Benjamin Payne, at the request of Mrs. Pruyn, went to Washington and was so appalled by what he saw that upon his return, he mounted a relief effort among the farmers outside Albany. They sent 600 barrels of fruits and vegetables to the troops.
Albany artist Erastus Dow Palmer donated five pieces of sculpture to be auctioned for aid for the hospital. Palmer also obtained many art objects from his friends and associates to be exhibited at the fair. Stephen Van Rensselaer donated funds to provision thirty troops and donated $1,000 to the war fund. The editors and publishers of the local newspapers donated free services to publicize the bazaar and the many other fund-raising functions. Thurlow Weed and Joel Munsell’s publications were singled out for special praise.
Albany’s railroads, steamboats and telegraph companies donated considerable free services. The firm of Van Sickler & Forby was praised for packing and shipping many of the boxes and crates destined for the soldiers. Mrs. Amos Dean, treasurer of the Albany chapter of the National Freedman’s Relief Commission, donated $1,000 on behalf of the group.
In April, 1861, Albany’s Gen. John F. Rathbone took over Albany’s Industrial School and converted it into a hospital. He built three additional buildings to house the sick and wounded. Dr. John Swinburne, also of Albany, was the hospital’s chief surgeon but left to serve at the front and was replaced by Dr. Mason Fitch Cogswell. Upon Dr. Cogswell’s death, he was replaced by Dr. James H. Armsby (founder of Albany Medical College). The hospital, originally called The Barracks, was converted to a full U.S. general hospital and renamed the Ira Harris General Hospital, in honor of Albany’s U.S. senator.
Albany’s Dr. J.V.P. Quackenbush succeeded Dr. S.O. Vanderpoel as Surgeon General of the New York State forces in 1863. Quackenbush oversaw the work of 584 volunteer surgeons in service to the New York Militia. Large numbers of Albany volunteers served in both the Albany Ira Harris Military Hospital and the field hospitals.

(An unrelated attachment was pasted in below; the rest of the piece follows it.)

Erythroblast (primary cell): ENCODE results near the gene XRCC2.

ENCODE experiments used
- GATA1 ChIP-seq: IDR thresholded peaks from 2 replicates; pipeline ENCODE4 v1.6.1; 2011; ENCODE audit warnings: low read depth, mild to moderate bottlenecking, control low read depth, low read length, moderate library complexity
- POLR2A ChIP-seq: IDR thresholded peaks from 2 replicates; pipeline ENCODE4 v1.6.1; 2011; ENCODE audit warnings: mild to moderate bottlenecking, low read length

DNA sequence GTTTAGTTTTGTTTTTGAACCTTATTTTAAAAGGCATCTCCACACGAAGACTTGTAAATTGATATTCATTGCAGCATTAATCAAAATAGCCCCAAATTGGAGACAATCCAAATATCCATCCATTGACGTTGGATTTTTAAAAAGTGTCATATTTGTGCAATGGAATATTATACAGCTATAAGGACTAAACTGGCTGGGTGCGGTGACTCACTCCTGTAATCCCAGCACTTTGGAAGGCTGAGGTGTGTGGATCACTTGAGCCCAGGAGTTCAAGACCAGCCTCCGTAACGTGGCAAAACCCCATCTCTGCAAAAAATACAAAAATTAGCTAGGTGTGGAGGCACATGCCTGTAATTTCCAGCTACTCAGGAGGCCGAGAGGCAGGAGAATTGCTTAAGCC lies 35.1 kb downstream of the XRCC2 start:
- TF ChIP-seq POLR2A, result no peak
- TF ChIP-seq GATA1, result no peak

Typical of the activities in Albany was the raising and outfitting of the 44th Regiment. Originally known as a Zouave Regiment or People’s Regiment, it was formed as a result of a very patriotic appeal to raise a volunteer regiment consisting of one man from every town or ward in the state to “avenge the noble blood spilt on the soil of Virginia.”
Despite the wide-ranging appeal, most volunteers were from Albany. The regiment was raised, splendidly outfitted and drilled to a high level of expertise in Albany. A large celebration was held to mark its send off. The 44th demonstrated its prowess in marching, firing and loading by companies, platoons, and the entire line. A newly invented battery consisting of 5 guns discharged 60 balls a minute. It was described as a “truly terrible instrument of destruction.”
Mrs. Emily Barnes presented the 44th’s Col. James Clay Rice with a beautiful sword. Col. Rice said that he felt like one of the knights from King Arthur’s Roundtable being sent off to do God’s work. Stopping their march at the home of Congressman Erastus Corning, the standard bearer was presented with the regimental colors by Mrs. Corning. The demonstration was described as “deeply moving.”
The regiment went on to fight in 12 major engagements and many skirmishes. Originally 1,060 men, they would suffer a total of 730 casualties from their peak enlistment of 1,585 before they were mustered out in Albany in June, 1863. Colonel (later Brigadier General) Rice was killed at Spotsylvania.
Upon their return to Albany, they again marched to the home of Erastus Corning, honoring Corning with a marching salute as they passed his home. A shocked Mrs. Corning welcomed the small group of battle-worn surviving troops and received the tattered colors that she had originally given them. She presented them with a new flag. Most of the officers and recruits she had welcomed previously were dead. The Albany newspapers reported that “It was an event for which Mrs. Corning had not been properly prepared.”
The surviving troops proceeded to the Capitol, where they were greeted by the governor, and then to Congress Hall, owned by Albany’s black businessman Adam Blake, where the city hosted them to a large celebration.
With private donations, Albany constructed a Soldiers Home to care for the returning disabled, unable to care for themselves. On June 7, 1862, Albany Rural Cemetery’s trustees donated a section, named the Soldiers’ and Sailors’ Plot, at the cemetery to bury and honor Civil War dead who were not buried in family plots. All costs of internment were born by the cemetery.
The Soldiers’ Plot is marked by a soldiers’ monument of granite bearing bronze plates with the names of 648 Civil War veterans from the city of Albany who died while serving. The bronze plates were cast from a melted-down Civil War cannon. One hundred and forty-nine soldiers are buried in the Soldiers’ and Sailors’ Plot.
Illustrations, from above: “Shipment of Guns and Ammunition from the Watervliet Arsenal” Railroad bridge at Albany used by troop trains during the Civil War; vignettes showing the Albany Civil War Relief Bazaar; a building identified as the Albany Armory by Harper’s Weekly in early June 1861; and the Albany Rural Cemetery Soldiers’ Lot.